Gunbreaker is a new tank based role, meaning that you will be on the front-line, literally in front of the enemies, leading the charge. Besides hammering against monsters to your best intent, the Tank is also in-charge of generating Enmity (for fans of MMORPGs, this is commonly referred to as ‘aggro’). Enmity is an in-game threat / hate level system, which draws NPC enemies & monsters to you. A good portion of the Gunbreakers attacks generate Enmity, keeping the focus on them and thereby saving the lives of the other, possibly weaker armored members of the group (mainly Healer / DPS based jobs, such as the new Dancer job).

Dancers are a new ranged DPS job, meaning that they throw their in-game weapons towards their targets, hitting them from range. Don’t let the Job title sway you, as these guys can really be your best ally or a menace of an enemy. Their role is a hybrid of both attack and support, but each ‘attack move’ being a new step in a dance. It’s quite remarkable to see this job play out on screen, especially once their ability, ‘Espirit’, has been activated causing a buff (boost) to their damage.

For this review I played under the Machinist job, another ranged DPS role. Although not as extravagant and flashy as the Dancer job, Machinist still leave an impact using guns as their main weapon, and turrets as a create-able battle ally. All battle animations are so viciously wild and creative, that attacking enemies almost feels like a movie within itself!

Though most of the features listed above may seem like the ‘common’ additional items one finds in expansion packs, the stand out feature of Stormbringers could arguably be that of the Trust System feature. It’s cleverness lies not only in its mechanics, which ill get into in a moment, but it allows players to have a more story-based approach to these dungeons. Whenever a player (aka you) wants to play a dungeon, the case usually is that you are grouped up (if you aren’t already) with other random online players, and thrust into the dungeon and immediately start. If you are riding solo, then you are placed into a ‘queue’, whereby random other players will be selected to join you, the downside being there is an unknown amount of waiting time before your group gets full.

With the Trust System, you can now choose to have your entire group consist of you and NPCs. This eliminates the ‘waiting for others’ queue sequence, which is arguably the most tiresome feature of all MMORPGs. In the previous Final Fantasy XIV: Stormblood expansion pack, you had the chance to fight alongside NPCs in both story missions and taking bit parts in dungeons. Stormbringers takes that concept and makes it their own, by having the NPCs now be able to run FULL dungeons alongside you, commenting on the world, enemies, situations and overall story-driven arch that got you to the dungeon in the first place.

Once more, the depth here is incredible. Each character really has been given that attention to detail, making it feel like you are genuinely doing battle alongside that character, rather than in some other MMORPGs, whereby you have some in-apt NPC filling your screen with lifeless dialogue.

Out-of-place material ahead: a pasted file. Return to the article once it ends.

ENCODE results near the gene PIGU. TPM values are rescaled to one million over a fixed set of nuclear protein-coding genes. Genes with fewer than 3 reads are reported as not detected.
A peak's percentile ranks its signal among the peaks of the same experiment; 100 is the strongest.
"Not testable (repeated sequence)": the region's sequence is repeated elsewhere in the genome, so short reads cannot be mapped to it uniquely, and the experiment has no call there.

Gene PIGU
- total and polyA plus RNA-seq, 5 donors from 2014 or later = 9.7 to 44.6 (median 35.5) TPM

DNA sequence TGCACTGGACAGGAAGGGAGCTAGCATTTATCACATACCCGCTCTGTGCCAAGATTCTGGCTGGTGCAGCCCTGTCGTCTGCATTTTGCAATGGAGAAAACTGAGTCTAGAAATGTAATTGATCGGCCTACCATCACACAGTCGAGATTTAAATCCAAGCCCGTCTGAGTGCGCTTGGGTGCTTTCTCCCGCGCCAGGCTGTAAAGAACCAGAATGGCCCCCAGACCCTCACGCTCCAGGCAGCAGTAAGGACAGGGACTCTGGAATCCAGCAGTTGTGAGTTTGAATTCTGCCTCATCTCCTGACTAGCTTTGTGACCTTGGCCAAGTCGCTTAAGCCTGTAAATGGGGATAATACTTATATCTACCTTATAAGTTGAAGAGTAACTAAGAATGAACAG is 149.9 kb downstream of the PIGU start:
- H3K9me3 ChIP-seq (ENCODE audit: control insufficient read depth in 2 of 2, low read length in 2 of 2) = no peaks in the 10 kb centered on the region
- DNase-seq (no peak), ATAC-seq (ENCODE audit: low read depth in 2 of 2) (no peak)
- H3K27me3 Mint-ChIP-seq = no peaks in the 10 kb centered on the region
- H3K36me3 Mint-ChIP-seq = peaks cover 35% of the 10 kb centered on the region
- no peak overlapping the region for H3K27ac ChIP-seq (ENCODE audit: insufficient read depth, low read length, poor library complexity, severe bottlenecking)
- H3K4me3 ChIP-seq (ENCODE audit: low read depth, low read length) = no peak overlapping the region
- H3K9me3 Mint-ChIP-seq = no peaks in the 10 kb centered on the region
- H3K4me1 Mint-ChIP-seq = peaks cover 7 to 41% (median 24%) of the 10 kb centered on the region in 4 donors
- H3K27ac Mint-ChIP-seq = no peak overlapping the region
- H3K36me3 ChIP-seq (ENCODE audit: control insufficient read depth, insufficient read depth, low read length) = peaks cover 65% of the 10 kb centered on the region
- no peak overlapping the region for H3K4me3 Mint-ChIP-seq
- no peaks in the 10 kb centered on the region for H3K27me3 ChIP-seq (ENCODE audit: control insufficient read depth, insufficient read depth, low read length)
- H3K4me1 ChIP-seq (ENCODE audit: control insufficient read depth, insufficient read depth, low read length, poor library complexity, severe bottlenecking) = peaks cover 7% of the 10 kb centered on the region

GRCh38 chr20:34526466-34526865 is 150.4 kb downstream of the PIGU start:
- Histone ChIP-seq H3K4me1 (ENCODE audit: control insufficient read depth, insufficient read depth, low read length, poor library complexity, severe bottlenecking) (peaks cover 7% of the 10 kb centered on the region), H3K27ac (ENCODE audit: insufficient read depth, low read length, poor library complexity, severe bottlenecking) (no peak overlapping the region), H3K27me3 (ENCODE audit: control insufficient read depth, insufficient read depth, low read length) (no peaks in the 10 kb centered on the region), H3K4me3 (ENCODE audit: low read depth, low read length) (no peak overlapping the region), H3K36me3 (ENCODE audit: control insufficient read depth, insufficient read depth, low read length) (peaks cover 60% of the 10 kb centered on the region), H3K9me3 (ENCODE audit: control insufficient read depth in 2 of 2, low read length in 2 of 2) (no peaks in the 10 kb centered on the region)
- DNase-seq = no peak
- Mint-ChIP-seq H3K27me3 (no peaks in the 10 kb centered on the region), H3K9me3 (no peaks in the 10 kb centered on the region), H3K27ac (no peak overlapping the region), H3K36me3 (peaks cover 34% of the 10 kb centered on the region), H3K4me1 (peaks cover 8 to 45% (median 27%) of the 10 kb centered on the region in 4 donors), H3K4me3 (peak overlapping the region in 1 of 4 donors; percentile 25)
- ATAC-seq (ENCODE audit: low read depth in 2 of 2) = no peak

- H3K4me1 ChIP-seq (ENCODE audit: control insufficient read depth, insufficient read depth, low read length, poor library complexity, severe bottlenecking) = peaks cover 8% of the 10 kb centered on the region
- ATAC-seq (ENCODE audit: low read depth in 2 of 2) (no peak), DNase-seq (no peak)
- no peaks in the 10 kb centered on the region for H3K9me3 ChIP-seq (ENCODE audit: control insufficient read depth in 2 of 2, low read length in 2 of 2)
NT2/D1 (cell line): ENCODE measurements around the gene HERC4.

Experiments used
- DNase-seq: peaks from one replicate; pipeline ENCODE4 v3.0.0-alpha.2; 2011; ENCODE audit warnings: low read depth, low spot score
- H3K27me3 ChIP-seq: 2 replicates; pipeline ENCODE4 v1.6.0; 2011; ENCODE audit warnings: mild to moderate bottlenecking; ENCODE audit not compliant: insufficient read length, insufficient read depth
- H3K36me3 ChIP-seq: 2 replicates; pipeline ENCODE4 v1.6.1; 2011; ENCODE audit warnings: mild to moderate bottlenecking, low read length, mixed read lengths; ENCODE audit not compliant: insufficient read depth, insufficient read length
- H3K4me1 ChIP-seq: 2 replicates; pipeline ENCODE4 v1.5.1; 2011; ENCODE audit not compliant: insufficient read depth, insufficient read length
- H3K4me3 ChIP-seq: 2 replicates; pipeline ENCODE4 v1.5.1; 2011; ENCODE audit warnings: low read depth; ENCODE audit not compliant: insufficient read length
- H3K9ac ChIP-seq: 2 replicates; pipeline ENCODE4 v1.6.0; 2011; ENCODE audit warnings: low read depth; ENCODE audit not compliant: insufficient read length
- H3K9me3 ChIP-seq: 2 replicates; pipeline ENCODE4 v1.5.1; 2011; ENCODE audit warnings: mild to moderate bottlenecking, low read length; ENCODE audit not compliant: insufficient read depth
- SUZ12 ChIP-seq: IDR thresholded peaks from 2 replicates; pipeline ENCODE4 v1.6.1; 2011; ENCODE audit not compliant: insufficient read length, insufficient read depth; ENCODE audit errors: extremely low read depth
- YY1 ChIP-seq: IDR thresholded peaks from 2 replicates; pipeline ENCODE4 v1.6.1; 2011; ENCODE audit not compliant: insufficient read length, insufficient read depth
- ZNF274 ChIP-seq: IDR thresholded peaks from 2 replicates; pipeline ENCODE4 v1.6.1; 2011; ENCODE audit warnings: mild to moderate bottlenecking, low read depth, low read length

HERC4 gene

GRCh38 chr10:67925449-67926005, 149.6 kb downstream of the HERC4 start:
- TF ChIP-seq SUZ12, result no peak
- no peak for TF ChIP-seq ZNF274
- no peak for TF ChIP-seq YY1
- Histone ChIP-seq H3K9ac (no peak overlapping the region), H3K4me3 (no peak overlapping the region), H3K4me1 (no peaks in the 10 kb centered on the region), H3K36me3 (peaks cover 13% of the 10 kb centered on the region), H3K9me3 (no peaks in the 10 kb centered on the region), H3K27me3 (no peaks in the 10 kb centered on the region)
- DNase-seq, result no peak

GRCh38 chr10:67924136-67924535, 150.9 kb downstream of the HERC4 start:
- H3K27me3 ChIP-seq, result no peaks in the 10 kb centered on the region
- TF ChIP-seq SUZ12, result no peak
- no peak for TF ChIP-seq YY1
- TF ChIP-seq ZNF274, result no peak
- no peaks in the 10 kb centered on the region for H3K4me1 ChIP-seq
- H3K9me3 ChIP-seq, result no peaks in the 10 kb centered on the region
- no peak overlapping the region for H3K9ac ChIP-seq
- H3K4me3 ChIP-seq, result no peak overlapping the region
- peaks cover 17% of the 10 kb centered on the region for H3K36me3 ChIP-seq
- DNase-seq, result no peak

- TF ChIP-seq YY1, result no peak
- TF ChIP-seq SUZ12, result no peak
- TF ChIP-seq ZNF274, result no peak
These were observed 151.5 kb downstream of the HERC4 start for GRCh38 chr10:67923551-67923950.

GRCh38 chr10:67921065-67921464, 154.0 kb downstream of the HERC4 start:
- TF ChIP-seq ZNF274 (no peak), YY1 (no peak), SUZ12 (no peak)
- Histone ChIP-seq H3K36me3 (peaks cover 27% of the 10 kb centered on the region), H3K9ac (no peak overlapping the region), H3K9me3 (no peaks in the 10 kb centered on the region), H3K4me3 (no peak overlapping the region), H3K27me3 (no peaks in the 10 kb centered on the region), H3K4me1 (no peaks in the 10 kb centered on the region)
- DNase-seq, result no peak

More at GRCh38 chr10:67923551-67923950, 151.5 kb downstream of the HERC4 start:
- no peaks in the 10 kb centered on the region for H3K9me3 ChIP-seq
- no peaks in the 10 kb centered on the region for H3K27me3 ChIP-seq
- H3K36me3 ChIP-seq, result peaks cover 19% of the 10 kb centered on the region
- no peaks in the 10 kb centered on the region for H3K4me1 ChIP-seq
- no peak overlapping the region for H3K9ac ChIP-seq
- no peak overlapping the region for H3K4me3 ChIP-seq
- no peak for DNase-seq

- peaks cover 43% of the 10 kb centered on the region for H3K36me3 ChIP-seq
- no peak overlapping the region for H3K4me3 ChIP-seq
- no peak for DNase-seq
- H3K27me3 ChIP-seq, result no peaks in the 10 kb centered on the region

GRAPHICS + SOUND

Knowing full well that the first two words of this game are ‘Final Fantasy’, you can expect the same flawless cinematic cut-scenes, beautifully rendered characters, amazing in-depth world and outstanding soundtrack.

Well, this time you’d be wrong… Kidding!

As is to what has become the somewhat exceptional normality for the Final Fantasy franchise, the game does deliver on all things listed above. Stormbringers brings about the debut of two new fascinating worlds: Il Mheg (The realm of Pixies) & the Rak’Tika Greatwood (Lumbering blue crystal infused trees surround this majestic hidden forest) both of which just ooze beauty. Il Mheg is a bright, colorful world that is just a treat to even walk through.

You’ll find yourself spending time literally just looking around, because its just that immense of detail. It can arguably be said that other gaming franchises will never be able to match the quality of Final Fantasy’s graphical department: Everything graphically and artistically in this game has a purpose, a lore and immense attention to detail. Even for an MMORPG, Final Fantasy XIV cannot be touched by its competition in this department.

Another strong suit for the Final Fantasy franchise is its audio department. Even from the first ever Final Fantasy game, the soundtrack has always excelled to the point of disbelief: How are these miraculous and beautifully written songs in a game?! Their perfectly crafted, orchestral-based music compliment the visual cinematics and in-game moments, helping to both set the tone and compliment the action on screen. Final Fantasy musical mastermind Nobuo Uematsu returns, alongside Masayoshi Soken (who had worked on the original Final Fantasy XIV) & Naoshi Mizuta (who has worked on Final Fantasy XI & Final Fantasy XIII-2) to produce some of the most amazing audio ever heard in a game.

CONCLUSION

If you are yet to play this game, then do not hesitate any longer! Final Fantasy XIV: Stormbringers brings upon a massive, immersive update to the game. It’s story is incredibly well written, the characters are overwhelming memorable, locations gorgeous and you will be locked into this wonderful world all over again.

The Good

  • Amazingly detailed graphics
  • Deep, immersive storyline
  • Beautiful orchestral music
  • Very high replay value
  • New Races and Jobs make for a whole new approach to the game

The Bad

  • Overall timing of NPC-grouped dungeons will be long
  • For new players: initial HUD is a bit overwhelming at first
5
___
5
Brutaleo

Written by: Brutaleo